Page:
But beyond that, the investor should be expecting, in my opinion, all of their money back, a preferred return, and then a split of the excess beyond that, in general terms. One of the things you brought up is I think a lot of people are entering this space and saying, “Well, developers…” We had an example of this where we came across this, and somebody had come to us and said, “Hey, well, I have this land I own, and I would like to develop it. It happens to be in an Opportunity Zone. I’ve heard the developers should get a 60/40 split.”

And the answer then comes back, “But you’re not a developer.” And they say, “Well, I could be a developer.” And that I think is part of the challenge with the rush into the Opportunity Zones is that everybody all of a sudden is a developer. And if you’re working with… You want to make sure that you’re working with good fund managers, good developers with a track record that have had success in developing the types of assets they’re attempting to develop doesn’t mean that someone with less experience can’t be successful. It does mean that if you’re an investor, you’re taking on a significant more risk by working with someone who is unproven and doesn’t have a track record in the space.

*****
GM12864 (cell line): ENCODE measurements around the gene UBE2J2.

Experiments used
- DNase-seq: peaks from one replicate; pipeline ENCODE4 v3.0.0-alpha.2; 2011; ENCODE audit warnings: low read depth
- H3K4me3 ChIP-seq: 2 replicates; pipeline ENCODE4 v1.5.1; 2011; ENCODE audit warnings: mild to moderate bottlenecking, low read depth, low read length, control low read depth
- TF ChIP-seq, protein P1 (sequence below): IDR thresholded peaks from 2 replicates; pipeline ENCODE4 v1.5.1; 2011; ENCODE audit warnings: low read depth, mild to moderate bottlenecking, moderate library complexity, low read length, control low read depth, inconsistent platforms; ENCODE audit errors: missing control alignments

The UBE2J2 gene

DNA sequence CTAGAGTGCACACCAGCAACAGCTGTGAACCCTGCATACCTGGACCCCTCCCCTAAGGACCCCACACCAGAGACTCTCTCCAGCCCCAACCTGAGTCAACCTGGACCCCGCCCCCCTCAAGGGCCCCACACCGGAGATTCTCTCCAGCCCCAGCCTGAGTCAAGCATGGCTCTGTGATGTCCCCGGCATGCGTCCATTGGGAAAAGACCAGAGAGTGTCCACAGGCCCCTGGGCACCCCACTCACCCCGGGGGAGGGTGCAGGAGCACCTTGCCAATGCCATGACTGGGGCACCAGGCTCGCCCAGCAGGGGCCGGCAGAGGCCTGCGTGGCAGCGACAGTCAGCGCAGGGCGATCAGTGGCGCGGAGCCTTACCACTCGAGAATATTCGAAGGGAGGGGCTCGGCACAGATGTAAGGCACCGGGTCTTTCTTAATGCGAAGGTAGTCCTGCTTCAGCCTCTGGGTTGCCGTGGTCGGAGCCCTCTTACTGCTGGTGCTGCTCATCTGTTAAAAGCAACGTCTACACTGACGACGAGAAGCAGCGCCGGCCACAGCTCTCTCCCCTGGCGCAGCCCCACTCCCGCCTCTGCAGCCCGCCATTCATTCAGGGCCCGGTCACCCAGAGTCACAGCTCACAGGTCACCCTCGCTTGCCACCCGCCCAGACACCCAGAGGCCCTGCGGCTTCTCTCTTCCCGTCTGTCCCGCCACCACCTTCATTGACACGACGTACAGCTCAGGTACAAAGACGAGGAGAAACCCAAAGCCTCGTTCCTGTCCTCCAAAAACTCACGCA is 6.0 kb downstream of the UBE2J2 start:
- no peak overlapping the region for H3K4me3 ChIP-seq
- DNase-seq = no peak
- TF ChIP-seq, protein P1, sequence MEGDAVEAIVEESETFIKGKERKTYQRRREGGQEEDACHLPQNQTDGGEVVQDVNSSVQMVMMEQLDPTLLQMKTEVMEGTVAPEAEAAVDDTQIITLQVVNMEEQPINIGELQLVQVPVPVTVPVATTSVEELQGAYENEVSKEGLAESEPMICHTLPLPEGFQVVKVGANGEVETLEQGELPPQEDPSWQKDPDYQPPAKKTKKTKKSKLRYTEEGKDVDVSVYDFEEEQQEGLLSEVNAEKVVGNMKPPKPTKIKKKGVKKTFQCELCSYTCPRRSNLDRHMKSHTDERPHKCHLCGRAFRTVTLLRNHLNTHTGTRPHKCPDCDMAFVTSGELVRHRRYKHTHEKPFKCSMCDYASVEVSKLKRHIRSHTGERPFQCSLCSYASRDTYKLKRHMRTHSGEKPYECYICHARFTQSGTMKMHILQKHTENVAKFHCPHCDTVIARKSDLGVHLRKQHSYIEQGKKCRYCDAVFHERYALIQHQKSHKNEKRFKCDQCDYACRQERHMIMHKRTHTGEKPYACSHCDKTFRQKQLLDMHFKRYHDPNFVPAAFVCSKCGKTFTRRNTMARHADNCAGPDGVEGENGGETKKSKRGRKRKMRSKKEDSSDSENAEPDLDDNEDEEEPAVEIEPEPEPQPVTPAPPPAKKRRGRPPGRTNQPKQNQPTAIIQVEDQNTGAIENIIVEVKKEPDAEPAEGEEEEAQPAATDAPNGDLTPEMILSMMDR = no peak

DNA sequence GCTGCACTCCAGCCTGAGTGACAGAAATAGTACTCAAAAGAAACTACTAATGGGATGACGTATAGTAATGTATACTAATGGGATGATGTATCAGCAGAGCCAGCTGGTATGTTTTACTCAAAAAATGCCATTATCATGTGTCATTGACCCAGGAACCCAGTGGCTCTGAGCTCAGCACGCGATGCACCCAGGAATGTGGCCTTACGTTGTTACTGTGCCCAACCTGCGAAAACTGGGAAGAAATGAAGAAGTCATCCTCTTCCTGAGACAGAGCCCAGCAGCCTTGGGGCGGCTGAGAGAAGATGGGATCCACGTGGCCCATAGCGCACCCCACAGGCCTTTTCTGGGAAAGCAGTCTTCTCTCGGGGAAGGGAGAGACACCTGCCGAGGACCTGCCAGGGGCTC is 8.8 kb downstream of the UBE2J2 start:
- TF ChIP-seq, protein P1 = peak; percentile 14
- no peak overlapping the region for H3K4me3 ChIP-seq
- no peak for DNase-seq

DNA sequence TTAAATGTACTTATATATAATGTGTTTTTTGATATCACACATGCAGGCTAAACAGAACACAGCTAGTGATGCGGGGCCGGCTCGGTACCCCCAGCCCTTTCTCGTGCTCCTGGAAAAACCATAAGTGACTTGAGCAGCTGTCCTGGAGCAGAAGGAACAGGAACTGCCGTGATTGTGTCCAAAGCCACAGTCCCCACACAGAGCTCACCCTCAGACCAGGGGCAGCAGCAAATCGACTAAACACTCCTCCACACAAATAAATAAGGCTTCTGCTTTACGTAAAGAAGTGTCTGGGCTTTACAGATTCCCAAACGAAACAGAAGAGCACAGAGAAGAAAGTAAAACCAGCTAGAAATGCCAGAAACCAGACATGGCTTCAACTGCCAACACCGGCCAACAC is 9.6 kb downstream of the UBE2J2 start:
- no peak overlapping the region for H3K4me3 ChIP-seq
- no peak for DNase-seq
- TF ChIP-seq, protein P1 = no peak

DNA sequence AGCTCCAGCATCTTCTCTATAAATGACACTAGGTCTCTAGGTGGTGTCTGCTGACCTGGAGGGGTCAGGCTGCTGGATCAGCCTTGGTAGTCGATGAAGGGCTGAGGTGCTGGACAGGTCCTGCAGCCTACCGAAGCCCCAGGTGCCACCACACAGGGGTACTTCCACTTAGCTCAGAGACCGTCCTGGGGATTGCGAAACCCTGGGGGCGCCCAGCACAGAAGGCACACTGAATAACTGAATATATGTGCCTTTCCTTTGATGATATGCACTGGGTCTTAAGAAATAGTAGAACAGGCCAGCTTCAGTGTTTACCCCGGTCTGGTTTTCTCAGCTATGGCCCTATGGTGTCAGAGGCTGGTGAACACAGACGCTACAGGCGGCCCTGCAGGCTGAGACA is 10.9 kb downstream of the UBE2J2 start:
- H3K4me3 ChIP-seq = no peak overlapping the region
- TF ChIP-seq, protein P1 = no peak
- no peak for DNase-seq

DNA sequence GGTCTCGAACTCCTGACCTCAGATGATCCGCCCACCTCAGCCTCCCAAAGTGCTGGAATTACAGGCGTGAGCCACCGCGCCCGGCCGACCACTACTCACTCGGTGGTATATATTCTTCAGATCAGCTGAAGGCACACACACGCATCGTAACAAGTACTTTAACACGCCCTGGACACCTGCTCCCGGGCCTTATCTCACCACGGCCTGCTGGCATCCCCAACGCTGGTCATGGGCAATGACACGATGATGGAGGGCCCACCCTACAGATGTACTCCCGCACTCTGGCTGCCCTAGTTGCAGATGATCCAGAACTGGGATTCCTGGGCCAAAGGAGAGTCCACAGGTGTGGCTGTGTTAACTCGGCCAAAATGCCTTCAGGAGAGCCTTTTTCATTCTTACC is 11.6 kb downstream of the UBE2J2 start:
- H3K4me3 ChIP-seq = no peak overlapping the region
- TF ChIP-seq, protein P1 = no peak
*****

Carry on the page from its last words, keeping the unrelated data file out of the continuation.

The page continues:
Jimmy: Right. And I will ask you about that a little later on in the program. I’ll ask you about the gold rush into Opportunity Zones and any problems that you’ve seen come about as a result of such a rush. Jonathan, when you and I met at the Opportunity Zone Expo in Las Vegas a couple of months ago, one of the first things we talked about was you introduced a new concept to me, which was the double promote issue in Qualified Opportunity Funds. Can you explain for our listeners what you mean by double promote, and what do investors need to be aware of?